Cleveland Irish: Shillelagh Law, Part 2

Cleveland Irish: Shillelagh Law, Part 2
By Francis McGarry

To read Part 1 Click:https://ohioirishamericannews.com/category/cleveland-irish/

The history of the modern police force does not begin in the Americas, nor in Britain.   It begins in Ireland in 1814, with the passing of the Irish Peace Preservation Force Act.  Robert Peel was its catalyst and was the Irish Secretary at the time.  He arrived in Ireland in 1812 when the local police were grossly ineffective, which left the policing to the military. 

British participation in the Napoleonic Wars depleted many of those fellows and many soldier-police stations were abandoned.  Regardless of numbers, the military made very inefficient police and were extremely brutal when clashing with Irish citizens, only adding to the unrest. 

Peel was the son of a textile manufacturer and a conservative politician from Lancashire.  As Secretary of Ireland, he examined the immediate causes of Irish lawlessness, but also the root causes of actions against the state.  The result was to prevent crime and not to just suppress it. 

Peel believed effective policing and the administration of law must be based on knowledge of local areas and local problems.  The magistrates must be firm but just in the administration of the law.
His approach might have had a chance, but the Insurrection Act of 1807 was re-enacted in July of 1814.  That translated to curfews from sunset to sunrise and the suspension of trial by jury. 

Cleveland Curfew
In Cleveland in 1837 there was no curfew, but the city had a newspaper.  In October of 1837 a letter to the editor noted “the necessity of an amendment of the city charter for the establishment of a city court for the trial of petty offences.”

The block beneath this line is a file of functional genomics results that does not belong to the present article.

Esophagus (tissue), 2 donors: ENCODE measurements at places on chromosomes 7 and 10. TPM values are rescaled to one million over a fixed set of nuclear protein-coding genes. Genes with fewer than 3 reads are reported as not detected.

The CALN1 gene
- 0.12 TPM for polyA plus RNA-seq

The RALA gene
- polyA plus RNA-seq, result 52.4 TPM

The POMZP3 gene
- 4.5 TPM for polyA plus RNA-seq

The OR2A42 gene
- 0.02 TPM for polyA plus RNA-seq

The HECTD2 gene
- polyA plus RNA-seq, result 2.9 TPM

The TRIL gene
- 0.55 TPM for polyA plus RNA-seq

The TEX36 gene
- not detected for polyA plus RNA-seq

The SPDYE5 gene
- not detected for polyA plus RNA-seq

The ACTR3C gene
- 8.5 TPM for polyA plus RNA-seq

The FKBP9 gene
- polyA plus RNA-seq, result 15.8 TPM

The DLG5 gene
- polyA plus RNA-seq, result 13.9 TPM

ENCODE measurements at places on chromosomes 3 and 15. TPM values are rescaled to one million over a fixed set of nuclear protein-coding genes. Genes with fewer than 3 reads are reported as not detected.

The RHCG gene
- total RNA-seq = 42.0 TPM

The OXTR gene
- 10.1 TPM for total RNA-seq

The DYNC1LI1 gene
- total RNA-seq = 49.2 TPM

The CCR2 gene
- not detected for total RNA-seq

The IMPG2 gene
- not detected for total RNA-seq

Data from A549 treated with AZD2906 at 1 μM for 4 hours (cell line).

The court of commons pleas was set to hear 2,000 cases during its next two-week session.  “If this condition is not remedied, the rights of individuals must suffer” argues “X”, the author.  “A man may commit petty larceny and be committed for the offence; he must remain in jail until March for his trial then be punished by a fine, and perhaps thirty days imprisonment.  He is punished several months before he is pronounced guilty.”

Cleveland was not the only municipality to call for legal reform.  The courts and tax collectors were among the few public institutions in place in early 19th century America and the immigrants were coming to its shores.  The Irish were coming and that was cause for professional police to organize on behalf of urban elites to supervise the “lower orders.” 

This immigrant crime wave included a vast majority of moral “crimes” and public disorder, like the drink and profanity.  Over 60% of caseloads in major metropolitan areas included charges of petty larceny, common drunkard, drunkenness and “nightwalking.”  Cleveland would also jam you up for lascivious behavior, gambler, watch stuffer, and being “a person who practices any trick, game or device with intent to swindle.”

Problem was that the Irish showed up when voting rights were expanding to include some poor folks, and industrial capitalism was taking form.  The American ruling class explored new ways to regulate the contemporary class struggle and strengthen formal social control bureaucracies.

Max Weber notes that legal change, the development of new legal norms and practices, has always been a product of innovation, or the constructions of new lines of action, in settings where an existing repertoire does not suffice.  The power of habit, then norms, and finally formalized in law.